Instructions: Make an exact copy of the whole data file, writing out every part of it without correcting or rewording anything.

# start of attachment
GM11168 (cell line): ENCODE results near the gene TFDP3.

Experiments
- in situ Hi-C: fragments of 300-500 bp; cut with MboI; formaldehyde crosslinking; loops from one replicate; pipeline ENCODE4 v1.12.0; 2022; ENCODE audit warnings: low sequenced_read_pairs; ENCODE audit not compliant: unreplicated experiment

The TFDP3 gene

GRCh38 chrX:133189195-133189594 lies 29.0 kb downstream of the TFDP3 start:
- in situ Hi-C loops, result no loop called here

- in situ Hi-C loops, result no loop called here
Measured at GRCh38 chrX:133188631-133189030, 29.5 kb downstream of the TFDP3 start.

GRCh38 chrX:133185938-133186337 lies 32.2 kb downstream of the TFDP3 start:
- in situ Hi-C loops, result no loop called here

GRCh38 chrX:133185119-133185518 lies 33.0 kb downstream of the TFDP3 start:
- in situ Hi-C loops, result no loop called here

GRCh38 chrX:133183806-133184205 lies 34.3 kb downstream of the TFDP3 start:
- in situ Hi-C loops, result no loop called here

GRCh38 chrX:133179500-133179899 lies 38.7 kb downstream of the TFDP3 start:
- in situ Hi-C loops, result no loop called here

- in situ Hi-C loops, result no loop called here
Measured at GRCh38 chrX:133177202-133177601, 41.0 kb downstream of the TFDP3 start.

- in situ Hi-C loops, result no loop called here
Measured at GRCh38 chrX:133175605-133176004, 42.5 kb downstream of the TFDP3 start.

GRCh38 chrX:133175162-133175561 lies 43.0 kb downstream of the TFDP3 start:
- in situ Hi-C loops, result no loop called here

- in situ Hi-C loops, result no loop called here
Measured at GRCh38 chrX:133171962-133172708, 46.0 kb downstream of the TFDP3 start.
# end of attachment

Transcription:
GM11168 (cell line): ENCODE results near the gene TFDP3.

Experiments
- in situ Hi-C: fragments of 300-500 bp; cut with MboI; formaldehyde crosslinking; loops from one replicate; pipeline ENCODE4 v1.12.0; 2022; ENCODE audit warnings: low sequenced_read_pairs; ENCODE audit not compliant: unreplicated experiment

The TFDP3 gene

GRCh38 chrX:133189195-133189594 lies 29.0 kb downstream of the TFDP3 start:
- in situ Hi-C loops, result no loop called here

- in situ Hi-C loops, result no loop called here
Measured at GRCh38 chrX:133188631-133189030, 29.5 kb downstream of the TFDP3 start.

GRCh38 chrX:133185938-133186337 lies 32.2 kb downstream of the TFDP3 start:
- in situ Hi-C loops, result no loop called here

GRCh38 chrX:133185119-133185518 lies 33.0 kb downstream of the TFDP3 start:
- in situ Hi-C loops, result no loop called here

GRCh38 chrX:133183806-133184205 lies 34.3 kb downstream of the TFDP3 start:
- in situ Hi-C loops, result no loop called here

GRCh38 chrX:133179500-133179899 lies 38.7 kb downstream of the TFDP3 start:
- in situ Hi-C loops, result no loop called here

- in situ Hi-C loops, result no loop called here
Measured at GRCh38 chrX:133177202-133177601, 41.0 kb downstream of the TFDP3 start.

- in situ Hi-C loops, result no loop called here
Measured at GRCh38 chrX:133175605-133176004, 42.5 kb downstream of the TFDP3 start.

GRCh38 chrX:133175162-133175561 lies 43.0 kb downstream of the TFDP3 start:
- in situ Hi-C loops, result no loop called here

- in situ Hi-C loops, result no loop called here
Measured at GRCh38 chrX:133171962-133172708, 46.0 kb downstream of the TFDP3 start.